In our approach, we bring people together primarily through worship. Consequently, the first person we hired was a part-time organist and choir director. Worship is often the community’s introduction to our church. So as soon as we were able, we hired someone who could help us worship with excellence.
What benefits should we offer full-time, non-ordained staff? Since most ministers are offered a variety of benefits, and since many denominations require them, I will focus my thoughts on the part of the staff that may get overlooked.
We believe it is an absolute requisite these days to offer all full-time staff adequate health care. The church cannot expect devotion from its staff if it is not willing to care for them when they fall ill. The first benefit we offer, then, is health care for the staff members and their families. We consider it a moral obligation.
Second, we insist that our heads of households participate in a retirement program. We don’t want our people to reach retirement age and suddenly realize they haven’t laid anything away. If they don’t know anything about it, we’ll offer them counseling and set up a program for them. If the staff person pleads, “I need my money this year; don’t put it in a pension fund,” we politely refuse.
Those are the minimum benefits we think every full-time employee of the church should have. We will not support even missionaries unless the organization for which they work has that same commitment.
What to Look For When Hiring
When hiring, whether for a ministry or support position, we look for three things: Christian commitment, compatibility, and a combination of competence, dedication, and vision.
Christian commitment. Deep Christian commitment is a given, of course, with fulltime ministry staff. But how much Christian commitment should we expect of people in support positions—secretaries and janitors?
I think it’s highly important, for theological but also practical reasons. Christian commitment makes people better workers. They’re more likely to see their job as a vocation, a calling. Skilled people who are looking for work in the church are likely to have a significant level of Christian commitment to begin with. After all, they are willing to sacrifice financially in order to work in a place that seeks to serve and glorify Christ.
Compatibility. Another characteristic I look for during the hiring process is compatibility, both doctrinal and personal. Of course, the more ministry oriented the position, the more compatibility we expect.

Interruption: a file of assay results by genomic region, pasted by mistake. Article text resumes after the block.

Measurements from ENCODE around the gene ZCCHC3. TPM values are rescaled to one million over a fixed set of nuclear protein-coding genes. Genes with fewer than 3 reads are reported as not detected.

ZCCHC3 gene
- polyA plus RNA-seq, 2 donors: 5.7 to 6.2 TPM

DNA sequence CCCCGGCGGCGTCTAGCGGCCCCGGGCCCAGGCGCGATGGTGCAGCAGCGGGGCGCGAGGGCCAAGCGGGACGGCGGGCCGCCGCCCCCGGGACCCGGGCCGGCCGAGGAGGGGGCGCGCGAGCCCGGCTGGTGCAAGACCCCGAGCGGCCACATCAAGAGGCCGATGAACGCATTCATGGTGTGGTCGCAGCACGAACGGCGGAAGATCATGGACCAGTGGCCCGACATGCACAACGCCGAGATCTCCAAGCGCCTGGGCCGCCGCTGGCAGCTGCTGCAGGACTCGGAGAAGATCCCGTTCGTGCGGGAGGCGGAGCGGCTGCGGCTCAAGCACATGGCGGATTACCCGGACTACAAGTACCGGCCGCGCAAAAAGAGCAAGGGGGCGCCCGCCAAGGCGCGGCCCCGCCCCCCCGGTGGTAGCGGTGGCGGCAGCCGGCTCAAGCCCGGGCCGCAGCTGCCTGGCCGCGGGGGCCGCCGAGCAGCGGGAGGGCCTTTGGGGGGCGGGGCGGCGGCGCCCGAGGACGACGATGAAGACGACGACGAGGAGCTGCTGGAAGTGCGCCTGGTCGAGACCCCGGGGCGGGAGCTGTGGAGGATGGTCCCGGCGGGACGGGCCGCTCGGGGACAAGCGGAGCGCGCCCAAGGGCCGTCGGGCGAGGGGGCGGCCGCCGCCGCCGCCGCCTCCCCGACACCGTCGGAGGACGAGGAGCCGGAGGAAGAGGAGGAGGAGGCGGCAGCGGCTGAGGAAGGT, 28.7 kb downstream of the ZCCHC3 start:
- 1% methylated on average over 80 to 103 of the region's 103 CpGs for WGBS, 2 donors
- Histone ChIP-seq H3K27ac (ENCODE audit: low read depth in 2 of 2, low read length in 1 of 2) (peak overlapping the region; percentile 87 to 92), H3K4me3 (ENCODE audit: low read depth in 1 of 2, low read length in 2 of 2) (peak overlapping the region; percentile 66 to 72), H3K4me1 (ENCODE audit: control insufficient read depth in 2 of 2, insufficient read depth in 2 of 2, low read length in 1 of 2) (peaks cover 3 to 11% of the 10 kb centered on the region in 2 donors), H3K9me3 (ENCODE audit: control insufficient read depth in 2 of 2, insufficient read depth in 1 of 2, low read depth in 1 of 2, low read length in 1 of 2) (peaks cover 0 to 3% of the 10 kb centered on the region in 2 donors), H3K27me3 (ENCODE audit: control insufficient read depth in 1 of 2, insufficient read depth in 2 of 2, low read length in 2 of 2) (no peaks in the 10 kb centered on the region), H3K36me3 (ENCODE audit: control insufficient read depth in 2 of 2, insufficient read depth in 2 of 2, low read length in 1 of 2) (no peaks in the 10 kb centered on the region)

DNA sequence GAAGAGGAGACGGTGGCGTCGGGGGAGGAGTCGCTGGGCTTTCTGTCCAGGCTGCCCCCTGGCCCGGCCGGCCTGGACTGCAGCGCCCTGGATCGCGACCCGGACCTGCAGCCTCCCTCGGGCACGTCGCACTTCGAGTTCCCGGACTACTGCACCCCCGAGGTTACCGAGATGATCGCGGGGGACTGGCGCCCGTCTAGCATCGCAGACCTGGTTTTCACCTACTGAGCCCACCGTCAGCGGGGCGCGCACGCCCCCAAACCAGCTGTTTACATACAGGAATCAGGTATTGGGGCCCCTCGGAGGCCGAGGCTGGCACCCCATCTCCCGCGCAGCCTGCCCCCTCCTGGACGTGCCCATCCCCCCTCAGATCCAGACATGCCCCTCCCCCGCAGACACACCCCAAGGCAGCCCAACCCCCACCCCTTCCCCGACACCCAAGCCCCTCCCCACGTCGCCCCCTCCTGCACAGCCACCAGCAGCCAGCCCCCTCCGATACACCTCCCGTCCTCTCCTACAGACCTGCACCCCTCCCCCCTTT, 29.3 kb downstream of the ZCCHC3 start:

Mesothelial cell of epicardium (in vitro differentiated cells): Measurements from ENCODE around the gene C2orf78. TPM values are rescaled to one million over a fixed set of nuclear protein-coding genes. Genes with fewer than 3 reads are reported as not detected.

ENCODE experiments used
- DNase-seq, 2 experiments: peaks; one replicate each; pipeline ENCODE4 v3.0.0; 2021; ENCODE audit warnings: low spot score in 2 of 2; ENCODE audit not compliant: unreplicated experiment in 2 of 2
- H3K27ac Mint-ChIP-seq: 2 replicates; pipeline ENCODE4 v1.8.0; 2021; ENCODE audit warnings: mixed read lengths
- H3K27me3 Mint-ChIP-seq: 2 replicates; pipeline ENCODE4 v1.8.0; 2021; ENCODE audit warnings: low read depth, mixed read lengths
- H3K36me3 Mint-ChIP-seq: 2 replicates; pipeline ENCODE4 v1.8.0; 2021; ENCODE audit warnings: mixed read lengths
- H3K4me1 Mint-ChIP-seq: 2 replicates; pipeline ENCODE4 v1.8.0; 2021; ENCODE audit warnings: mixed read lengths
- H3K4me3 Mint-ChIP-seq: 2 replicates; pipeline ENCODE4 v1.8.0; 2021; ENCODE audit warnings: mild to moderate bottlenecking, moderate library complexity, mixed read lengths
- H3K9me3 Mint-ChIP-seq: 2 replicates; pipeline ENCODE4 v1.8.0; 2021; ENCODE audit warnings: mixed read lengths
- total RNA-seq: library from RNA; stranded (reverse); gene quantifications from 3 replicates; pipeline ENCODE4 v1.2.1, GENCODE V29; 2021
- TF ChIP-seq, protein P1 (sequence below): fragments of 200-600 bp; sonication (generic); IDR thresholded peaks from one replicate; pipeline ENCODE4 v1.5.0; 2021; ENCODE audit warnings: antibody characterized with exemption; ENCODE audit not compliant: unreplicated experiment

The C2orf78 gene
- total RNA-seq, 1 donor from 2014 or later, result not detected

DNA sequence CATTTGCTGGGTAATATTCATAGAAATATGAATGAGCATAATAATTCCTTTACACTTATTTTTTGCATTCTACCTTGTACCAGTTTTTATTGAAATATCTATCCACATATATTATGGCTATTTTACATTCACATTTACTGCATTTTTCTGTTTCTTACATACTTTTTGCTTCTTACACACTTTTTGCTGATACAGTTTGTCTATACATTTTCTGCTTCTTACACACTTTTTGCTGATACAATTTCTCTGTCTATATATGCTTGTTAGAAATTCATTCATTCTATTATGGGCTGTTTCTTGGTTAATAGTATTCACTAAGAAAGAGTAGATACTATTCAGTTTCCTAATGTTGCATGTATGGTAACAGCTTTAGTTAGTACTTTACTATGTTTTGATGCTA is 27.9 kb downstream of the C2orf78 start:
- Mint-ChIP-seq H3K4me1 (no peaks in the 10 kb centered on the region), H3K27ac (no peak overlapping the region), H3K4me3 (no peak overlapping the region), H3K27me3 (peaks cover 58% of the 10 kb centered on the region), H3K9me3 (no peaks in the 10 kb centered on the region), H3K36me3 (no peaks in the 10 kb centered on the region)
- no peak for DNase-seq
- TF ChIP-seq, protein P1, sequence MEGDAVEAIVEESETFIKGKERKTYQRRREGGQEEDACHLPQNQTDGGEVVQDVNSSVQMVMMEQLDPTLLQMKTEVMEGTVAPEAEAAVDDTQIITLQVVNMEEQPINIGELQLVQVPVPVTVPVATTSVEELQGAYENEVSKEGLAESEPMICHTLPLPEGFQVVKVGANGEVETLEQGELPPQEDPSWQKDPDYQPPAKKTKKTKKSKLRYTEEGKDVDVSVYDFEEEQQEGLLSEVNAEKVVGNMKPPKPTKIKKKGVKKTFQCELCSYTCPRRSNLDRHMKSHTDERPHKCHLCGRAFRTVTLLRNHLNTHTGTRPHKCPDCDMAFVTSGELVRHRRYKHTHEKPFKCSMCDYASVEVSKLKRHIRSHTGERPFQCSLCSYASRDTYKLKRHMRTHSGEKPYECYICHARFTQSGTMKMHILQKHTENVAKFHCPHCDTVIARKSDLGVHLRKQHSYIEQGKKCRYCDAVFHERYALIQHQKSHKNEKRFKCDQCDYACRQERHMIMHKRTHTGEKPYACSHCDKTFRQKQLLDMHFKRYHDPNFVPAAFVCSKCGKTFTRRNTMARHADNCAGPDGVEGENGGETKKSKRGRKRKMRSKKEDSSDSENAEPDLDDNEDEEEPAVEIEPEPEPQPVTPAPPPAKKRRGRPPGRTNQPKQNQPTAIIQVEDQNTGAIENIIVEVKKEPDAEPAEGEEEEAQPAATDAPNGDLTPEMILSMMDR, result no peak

Doctrinal compatibility is especially important with ministerial staff. But personal compatibility is just as important for us. We could not have, for example, an independent, strong-headed person working in the education department here who expressed publicly his disagreements with the music program. We’re looking for team players, people who can do their job with excellence, trust others to do theirs, and work with them cooperatively.
Competence, dedication, and vision. After compatibility, we aim to hire people who combine these three qualities. You can’t hook up a team of horses and have one of them dragging behind. We want our ministerial staff to be leaders who develop a vision for their departments. Then we can turn them loose.
I’ve noticed that compatibility and competence make an outstanding combination. Not only are staff members doing great things in their departments, but when we get together, that energy and creativity tends to sharpen each of us. In addition, that combination seems to encourage longevity on my staff. Nobody wants to leave a place where team play and individual excellence are encouraged.
How to Get an Honest Reference
In looking for Christian commitment, compatibility, and competence, the church often has to rely on evaluations of those who have worked with the candidate. But evaluations can be notoriously deceptive. First, the candidate is going to list only references who will evaluate him positively. In addition, most who write evaluations hesitate to speak negatively about the person they evaluate. Yet, in spite of these handicaps, I think it’s possible to get an honest evaluation. It’s not only possible; it’s vital.
To begin with, we don’t just read the references’ letters; we interview them. I can catch things on the telephone—hesitancy or enthusiasm. I also try to find a friend or acquaintance who knows somebody where this person has been. Often I find such people, especially if I dig a little. This person can give me insights the references won’t give. Trying to locate someone for whom the candidate worked two or three situations ago also helps. Their superiors tend to be far more honest with the passing of time.